In the world of sweet indulgence, few treats have achieved the cult status enjoyed by the Oreo cookie. For generations, these circular confections with their distinctive chocolatey exterior and creamy center have been a source of delight for snack enthusiasts worldwide. However, recent murmurs in the snackosphere suggest that all might not be as it once was in the land of Oreos, as there have been claims that Oreo has succumbed to the trend of “shrinkflation.”
What is Shrinkflation?
Shrinkflation is a term used to describe the practice of reducing the size or quantity of a product while maintaining the same price. This can be done by reducing the weight or volume of the product, or by changing the packaging to make it appear larger than it actually is. This subtle adjustment allows businesses to cope with economic pressures, such as inflation and higher production expenses, without overtly alarming consumers by hiking up prices.
While the strategy helps companies maintain the appearance of price stability, it can be frustrating for consumers, especially when they are not aware of it. It can also lead to consumers feeling like they are getting less for their money.
Are Oreos the latest product to get hit by shrinkflation?
Since the past few months, some fans have taken to social media to air their grievances over the apparent Oreo shrinkflation. On TikTok and Reddit, there are lots of videos and images showing Oreo cookies with way less cream than before.
For instance, TikToker @emily_minnesota filmed herself opening a pack of Double Stuf Oreos only to find out that the cookies have way less cream.
“Oh my god, shrinkflation is out of control. My daughter had to bring a snack for a group so we got a treat of Oreos. [But] This is not double stuff, this is what regular used to be. This has got to stop, this is madness.”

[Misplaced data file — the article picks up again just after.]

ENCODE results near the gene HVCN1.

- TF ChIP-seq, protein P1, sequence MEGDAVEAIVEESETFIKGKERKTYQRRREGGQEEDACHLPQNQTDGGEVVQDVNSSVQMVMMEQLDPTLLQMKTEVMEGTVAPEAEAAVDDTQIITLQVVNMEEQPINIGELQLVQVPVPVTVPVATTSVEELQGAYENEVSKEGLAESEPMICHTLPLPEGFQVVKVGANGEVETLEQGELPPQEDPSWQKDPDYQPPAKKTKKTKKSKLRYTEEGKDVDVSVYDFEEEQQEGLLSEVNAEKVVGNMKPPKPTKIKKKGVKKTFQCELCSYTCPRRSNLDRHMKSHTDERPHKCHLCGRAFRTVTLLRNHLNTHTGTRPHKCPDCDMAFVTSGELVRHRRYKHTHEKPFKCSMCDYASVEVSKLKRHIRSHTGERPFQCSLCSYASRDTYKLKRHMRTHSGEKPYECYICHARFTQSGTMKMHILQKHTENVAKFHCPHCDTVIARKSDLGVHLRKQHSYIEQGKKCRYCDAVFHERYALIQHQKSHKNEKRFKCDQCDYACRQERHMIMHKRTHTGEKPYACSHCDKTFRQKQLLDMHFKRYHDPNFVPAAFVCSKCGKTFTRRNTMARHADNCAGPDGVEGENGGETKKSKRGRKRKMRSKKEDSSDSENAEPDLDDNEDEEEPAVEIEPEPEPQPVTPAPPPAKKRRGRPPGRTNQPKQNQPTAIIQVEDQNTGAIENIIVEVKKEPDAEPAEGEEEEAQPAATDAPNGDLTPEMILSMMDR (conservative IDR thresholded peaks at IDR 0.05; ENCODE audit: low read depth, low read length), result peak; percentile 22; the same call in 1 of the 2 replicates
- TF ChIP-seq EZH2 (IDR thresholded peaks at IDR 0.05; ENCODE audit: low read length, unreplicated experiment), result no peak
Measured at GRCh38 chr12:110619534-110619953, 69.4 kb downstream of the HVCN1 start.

TikTok user @ravengaia also demonstrates the Oreo shrinkflation in a video. She said she had purchased a packet of Double Stuf Oreos to treat herself, but was horrified when she opened it at home because the cookies have way less filling than before.
“This is not a Double Stuf Oreo. That’s what Oreos used to be like that. But now the Double Stuf is the old original, “she said in the video. “I don’t know what the originals look like, but I imagine those – I can’t even imagine those Oreo thins what they’ve got in them. So Double Stufs are no longer double stuffed.”
Additionally, one video in the Reddit thread Shrinkflation, which has over 100,000 members, shows how regular Oreos have way more less filling now than before.
Over on Twitter, user @EvosevichMike posts a photo of showing that the creme filling of Oreos no longer reaches the edges of each cookie.
Shrinkflation hits Oreo cookies-way less white filling~ pic.twitter.com/VW9OSSfZx3
— mike evosevich-AC8ER-ham callsign (@EvosevichMike) November 18, 2023
Because of these observations, some fans commented that the producer of Oreos should be fined for false advertising, as the package photo no longer bears any resemblance to the product inside.
Interestingly, some Oreo fans have noted that this is actually the second round of Oreo shrinkflation. The first one was when the cookie brand made an adjustment to the size of its family pack Double Stuf Oreos. According to eagle-eyed fans, a family pack of Double Stuf Oreos used to weigh 566 grams, while the newer, smaller package is only 530 grams.
Has Mondelez International confirmed the Oreo Shrinkflation?
No, Mondelez International, the company behind Oreos, denied reducing the amount of cream in its cookies/
“We would be shooting ourselves in the foot if we would start to play around with the quality,” Mondelez CEO Dirk Van de Put told The Wall Street Journal (via The Daily Mail). Van de Put added that Mondelez monitors its brands closely and has not noticed a significant rise in creme-related complaints.
Meanwhile, Lynn Dornblaser, director of innovation and insight at market-research firm Mintel, told the Journal that a review of regular and Double Stuf Oreos since 2004 found no observable changes in their on-pack ingredient and nutrition statements, suggesting that consumer complaints on social media could be caused by manufacturing issues in cookie plants.